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Decware 34I.3 integrated amp/Forte' 3 bass amp/Velodyne SMS-1 bass mngmnt system/Decware ZOB speakers/BESL subs/Emotiva ERC3 CD player/BPT 3.0 power cond. PS Audio P500
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DBC
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Re: "ADDING WEIGHT & BODY"
Reply #11 - 02/10/13 at 20:02:25
 
4krow,

I agree with your comment regarding simplicity. Take my system for example; without the subs it is pretty basic which is always good. Source, pre, amp, mains.

The intent of my original post was to suggest that if someone has a simple system and would like to add a noticeable amount of quality "Weight & Body" to the overall presentation that a single HSU Mid Bass Module is a simple and effective option based on my experience.

I wanted to comment on placement also. The MBM is not all that sensitive to placement. With one unit you would want it somewhere along the front wall center or slightly off center depending on what your arrangement allows. Corners are not the best choice since at these frequencies you may start to sense that most of the bass is coming from one side of the sound stage.
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Oppo BDP-83SE, SE84CKC amp, Klipsch RF-7 mains, HSU MBM-12 MK2 mid bass module, HSU ULS-15 sub
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Mark
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Re: "ADDING WEIGHT & BODY"
Reply #12 - 02/10/13 at 22:41:53
 
As long as the subject is subwoofers, I'd like to know people's opinion about something I was thinking of doing:

I wanted to augment the sound of my Tang Band full range back horn loaded speakers, and a mini sub would do just fine... The only thing is, no sub out on my Zen amp... I do, however, have a Zen CD player, and I was wondering if I could use the standard [op amp] outputs on the CDP to feed the sub... I mean, they are supposed to be live... ???...
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If a rabbit defined intelligence the way man does, then the most intelligent animal would be a rabbit, followed by the animal most willing to obey the commands of a rabbit. -Robert Brault, writer (b. 1938)
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DBC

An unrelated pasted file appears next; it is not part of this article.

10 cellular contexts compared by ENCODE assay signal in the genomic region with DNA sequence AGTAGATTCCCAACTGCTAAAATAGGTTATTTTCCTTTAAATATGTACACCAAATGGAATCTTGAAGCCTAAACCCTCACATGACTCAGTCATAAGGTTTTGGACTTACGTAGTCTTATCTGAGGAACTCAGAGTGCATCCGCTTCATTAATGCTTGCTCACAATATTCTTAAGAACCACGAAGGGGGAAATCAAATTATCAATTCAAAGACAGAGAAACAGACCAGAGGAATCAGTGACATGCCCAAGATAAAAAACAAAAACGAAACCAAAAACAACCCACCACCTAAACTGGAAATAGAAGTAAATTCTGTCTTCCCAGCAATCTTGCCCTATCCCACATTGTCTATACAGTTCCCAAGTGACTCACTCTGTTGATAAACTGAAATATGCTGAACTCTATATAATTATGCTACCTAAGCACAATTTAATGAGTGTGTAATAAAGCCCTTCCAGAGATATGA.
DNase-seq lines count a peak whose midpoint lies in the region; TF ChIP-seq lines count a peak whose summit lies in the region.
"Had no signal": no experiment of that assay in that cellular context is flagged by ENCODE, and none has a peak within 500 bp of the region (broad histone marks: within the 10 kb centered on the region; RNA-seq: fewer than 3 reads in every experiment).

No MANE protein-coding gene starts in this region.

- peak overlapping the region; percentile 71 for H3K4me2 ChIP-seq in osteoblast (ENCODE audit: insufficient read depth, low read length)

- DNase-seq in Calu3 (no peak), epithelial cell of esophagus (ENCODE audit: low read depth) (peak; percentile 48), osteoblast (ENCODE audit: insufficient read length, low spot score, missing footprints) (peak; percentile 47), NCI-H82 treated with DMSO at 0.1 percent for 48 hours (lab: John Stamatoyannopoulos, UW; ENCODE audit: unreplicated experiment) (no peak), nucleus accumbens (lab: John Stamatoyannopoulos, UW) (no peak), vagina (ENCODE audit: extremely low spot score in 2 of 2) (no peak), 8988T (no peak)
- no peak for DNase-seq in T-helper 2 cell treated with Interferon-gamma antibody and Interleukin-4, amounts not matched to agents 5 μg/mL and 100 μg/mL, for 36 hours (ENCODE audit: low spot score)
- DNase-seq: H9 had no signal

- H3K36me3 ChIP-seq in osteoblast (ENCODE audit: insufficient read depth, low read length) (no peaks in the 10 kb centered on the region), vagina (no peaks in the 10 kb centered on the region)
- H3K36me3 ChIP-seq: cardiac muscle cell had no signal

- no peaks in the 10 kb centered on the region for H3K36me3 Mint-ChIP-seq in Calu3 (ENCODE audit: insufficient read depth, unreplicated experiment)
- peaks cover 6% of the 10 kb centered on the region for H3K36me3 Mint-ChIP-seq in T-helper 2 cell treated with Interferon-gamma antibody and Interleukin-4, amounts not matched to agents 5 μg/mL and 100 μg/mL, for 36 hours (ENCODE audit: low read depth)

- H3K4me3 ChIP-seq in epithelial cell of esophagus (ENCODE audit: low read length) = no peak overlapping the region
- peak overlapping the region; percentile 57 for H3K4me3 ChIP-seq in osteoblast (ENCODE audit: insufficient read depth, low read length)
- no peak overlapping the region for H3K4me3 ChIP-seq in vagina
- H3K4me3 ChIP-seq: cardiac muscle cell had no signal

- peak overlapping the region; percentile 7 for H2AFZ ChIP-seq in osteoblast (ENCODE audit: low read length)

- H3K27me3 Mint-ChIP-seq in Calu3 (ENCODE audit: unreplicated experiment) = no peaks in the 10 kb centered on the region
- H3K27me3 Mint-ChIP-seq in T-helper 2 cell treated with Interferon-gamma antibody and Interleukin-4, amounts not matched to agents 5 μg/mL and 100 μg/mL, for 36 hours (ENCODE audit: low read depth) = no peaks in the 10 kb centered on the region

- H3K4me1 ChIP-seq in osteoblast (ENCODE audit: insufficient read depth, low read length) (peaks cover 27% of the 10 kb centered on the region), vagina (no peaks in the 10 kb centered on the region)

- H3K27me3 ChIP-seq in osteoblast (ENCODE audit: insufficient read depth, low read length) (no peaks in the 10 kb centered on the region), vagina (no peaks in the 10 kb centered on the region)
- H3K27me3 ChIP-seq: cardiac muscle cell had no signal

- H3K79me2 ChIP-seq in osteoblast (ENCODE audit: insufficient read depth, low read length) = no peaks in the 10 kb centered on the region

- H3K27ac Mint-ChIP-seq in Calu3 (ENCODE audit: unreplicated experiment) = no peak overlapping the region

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Re: "ADDING WEIGHT & BODY"
Reply #13 - 02/11/13 at 16:30:21
 
I was reviewing Steve's paper on "Insights About Subwoofers" the other day.  http://www.decware.com/paper01.htm

"The common application of a sub woofer is far from high fidelity because of two things: The user turns up the volume to a level greater than his speakers, and turns up the crossover frequency to 90, 120, even 150 cycles. He does this because he is waiting to hear the sub work, and that is what it takes to get it to draw attention to itself. In this application, the response of the speakers are altered by overlapping them with a thick veil of bass."

I agree with with Steve's observations. If a sub is crossed over at say 80 Hz, as you increase the sub volume at some point the brain recognizes a disconnect between the volume of Sub frequencies below 80 Hz and Mains frequencies above 80 Hz.

On the other hand if one tries to overcome this problem by setting the crossover at say 150 Hz a second problem arises. Subwoofers by their very nature are designed to play Low & Loud and in my experience sound crappy when you attempt to cross them over at higher frequencies.

The HSU Mid Bass Module seems to solve both problems in my system. A unit optimized to reproduce frequencies between 50 and 150 Hz with accuracy and authority. No sense of "overlapping the main speakers with a thick veil of bass". The MBM simply adds to the music rather than drawing attention to itself.
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Oppo BDP-83SE, SE84CKC amp, Klipsch RF-7 mains, HSU MBM-12 MK2 mid bass module, HSU ULS-15 sub
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Mark
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Re: "ADDING WEIGHT & BODY"
Reply #14 - 02/11/13 at 17:17:20
 
I would look at the bottom end rolloff on your speakers, and adjust the sub accordingly... Maybe a mild 'suck-out' between the two, some overlap... Yes, crossing over to the sub too high introduces too much mid bass, which causes all sorts of phasing problems... That's why some subs have variable phasing...

Having had a sub previously, I'd keep the X-over low... And not want to 'hear' the sub... Also, the level on the sub should be rather low...
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If a rabbit defined intelligence the way man does, then the most intelligent animal would be a rabbit, followed by the animal most willing to obey the commands of a rabbit. -Robert Brault, writer (b. 1938)